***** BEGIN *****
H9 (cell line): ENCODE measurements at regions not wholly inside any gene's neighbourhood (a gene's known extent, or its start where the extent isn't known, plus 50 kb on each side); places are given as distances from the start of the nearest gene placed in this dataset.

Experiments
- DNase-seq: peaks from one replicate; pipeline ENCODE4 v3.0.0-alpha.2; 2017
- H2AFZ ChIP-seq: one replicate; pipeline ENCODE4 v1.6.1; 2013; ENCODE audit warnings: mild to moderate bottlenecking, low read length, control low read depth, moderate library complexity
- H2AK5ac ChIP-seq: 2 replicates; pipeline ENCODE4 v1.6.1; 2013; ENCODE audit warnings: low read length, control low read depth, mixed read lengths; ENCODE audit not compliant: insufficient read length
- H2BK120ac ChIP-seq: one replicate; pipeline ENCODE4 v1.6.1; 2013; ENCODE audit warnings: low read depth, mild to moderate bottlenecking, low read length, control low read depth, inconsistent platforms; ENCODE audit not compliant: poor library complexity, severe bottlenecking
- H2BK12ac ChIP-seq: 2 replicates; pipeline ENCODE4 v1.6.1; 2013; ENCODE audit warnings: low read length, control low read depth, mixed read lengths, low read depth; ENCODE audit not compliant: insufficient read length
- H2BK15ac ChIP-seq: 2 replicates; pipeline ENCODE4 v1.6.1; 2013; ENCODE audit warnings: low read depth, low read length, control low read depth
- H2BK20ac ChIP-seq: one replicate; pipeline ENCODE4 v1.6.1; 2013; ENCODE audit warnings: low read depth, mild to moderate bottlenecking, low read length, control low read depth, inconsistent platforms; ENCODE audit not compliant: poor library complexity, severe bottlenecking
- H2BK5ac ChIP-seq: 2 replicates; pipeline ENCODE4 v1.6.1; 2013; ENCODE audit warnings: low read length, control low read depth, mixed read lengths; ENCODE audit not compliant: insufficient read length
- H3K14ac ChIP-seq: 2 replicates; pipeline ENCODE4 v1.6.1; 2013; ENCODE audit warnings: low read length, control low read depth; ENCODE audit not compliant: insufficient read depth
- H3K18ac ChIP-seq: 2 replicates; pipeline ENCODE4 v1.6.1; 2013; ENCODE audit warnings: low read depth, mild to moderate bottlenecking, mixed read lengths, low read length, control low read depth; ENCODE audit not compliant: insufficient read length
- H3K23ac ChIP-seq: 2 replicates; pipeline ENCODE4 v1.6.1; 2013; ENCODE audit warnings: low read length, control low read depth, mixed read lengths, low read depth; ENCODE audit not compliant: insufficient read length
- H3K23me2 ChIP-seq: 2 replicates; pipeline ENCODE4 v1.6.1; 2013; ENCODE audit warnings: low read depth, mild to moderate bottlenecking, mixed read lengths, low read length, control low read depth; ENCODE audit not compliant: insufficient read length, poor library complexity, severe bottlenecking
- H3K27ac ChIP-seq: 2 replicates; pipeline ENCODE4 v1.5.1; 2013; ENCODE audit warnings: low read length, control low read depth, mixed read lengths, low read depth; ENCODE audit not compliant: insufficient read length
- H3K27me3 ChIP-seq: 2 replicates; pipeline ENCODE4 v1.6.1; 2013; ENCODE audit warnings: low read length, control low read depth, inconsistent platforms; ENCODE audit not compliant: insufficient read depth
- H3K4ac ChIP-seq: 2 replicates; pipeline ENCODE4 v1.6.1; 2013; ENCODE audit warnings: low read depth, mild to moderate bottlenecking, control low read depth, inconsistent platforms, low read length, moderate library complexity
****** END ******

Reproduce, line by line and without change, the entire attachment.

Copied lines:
H9 (cell line): ENCODE measurements at regions not wholly inside any gene's neighbourhood (a gene's known extent, or its start where the extent isn't known, plus 50 kb on each side); places are given as distances from the start of the nearest gene placed in this dataset.

Experiments
- DNase-seq: peaks from one replicate; pipeline ENCODE4 v3.0.0-alpha.2; 2017
- H2AFZ ChIP-seq: one replicate; pipeline ENCODE4 v1.6.1; 2013; ENCODE audit warnings: mild to moderate bottlenecking, low read length, control low read depth, moderate library complexity
- H2AK5ac ChIP-seq: 2 replicates; pipeline ENCODE4 v1.6.1; 2013; ENCODE audit warnings: low read length, control low read depth, mixed read lengths; ENCODE audit not compliant: insufficient read length
- H2BK120ac ChIP-seq: one replicate; pipeline ENCODE4 v1.6.1; 2013; ENCODE audit warnings: low read depth, mild to moderate bottlenecking, low read length, control low read depth, inconsistent platforms; ENCODE audit not compliant: poor library complexity, severe bottlenecking
- H2BK12ac ChIP-seq: 2 replicates; pipeline ENCODE4 v1.6.1; 2013; ENCODE audit warnings: low read length, control low read depth, mixed read lengths, low read depth; ENCODE audit not compliant: insufficient read length
- H2BK15ac ChIP-seq: 2 replicates; pipeline ENCODE4 v1.6.1; 2013; ENCODE audit warnings: low read depth, low read length, control low read depth
- H2BK20ac ChIP-seq: one replicate; pipeline ENCODE4 v1.6.1; 2013; ENCODE audit warnings: low read depth, mild to moderate bottlenecking, low read length, control low read depth, inconsistent platforms; ENCODE audit not compliant: poor library complexity, severe bottlenecking
- H2BK5ac ChIP-seq: 2 replicates; pipeline ENCODE4 v1.6.1; 2013; ENCODE audit warnings: low read length, control low read depth, mixed read lengths; ENCODE audit not compliant: insufficient read length
- H3K14ac ChIP-seq: 2 replicates; pipeline ENCODE4 v1.6.1; 2013; ENCODE audit warnings: low read length, control low read depth; ENCODE audit not compliant: insufficient read depth
- H3K18ac ChIP-seq: 2 replicates; pipeline ENCODE4 v1.6.1; 2013; ENCODE audit warnings: low read depth, mild to moderate bottlenecking, mixed read lengths, low read length, control low read depth; ENCODE audit not compliant: insufficient read length
- H3K23ac ChIP-seq: 2 replicates; pipeline ENCODE4 v1.6.1; 2013; ENCODE audit warnings: low read length, control low read depth, mixed read lengths, low read depth; ENCODE audit not compliant: insufficient read length
- H3K23me2 ChIP-seq: 2 replicates; pipeline ENCODE4 v1.6.1; 2013; ENCODE audit warnings: low read depth, mild to moderate bottlenecking, mixed read lengths, low read length, control low read depth; ENCODE audit not compliant: insufficient read length, poor library complexity, severe bottlenecking
- H3K27ac ChIP-seq: 2 replicates; pipeline ENCODE4 v1.5.1; 2013; ENCODE audit warnings: low read length, control low read depth, mixed read lengths, low read depth; ENCODE audit not compliant: insufficient read length
- H3K27me3 ChIP-seq: 2 replicates; pipeline ENCODE4 v1.6.1; 2013; ENCODE audit warnings: low read length, control low read depth, inconsistent platforms; ENCODE audit not compliant: insufficient read depth
- H3K4ac ChIP-seq: 2 replicates; pipeline ENCODE4 v1.6.1; 2013; ENCODE audit warnings: low read depth, mild to moderate bottlenecking, control low read depth, inconsistent platforms, low read length, moderate library complexity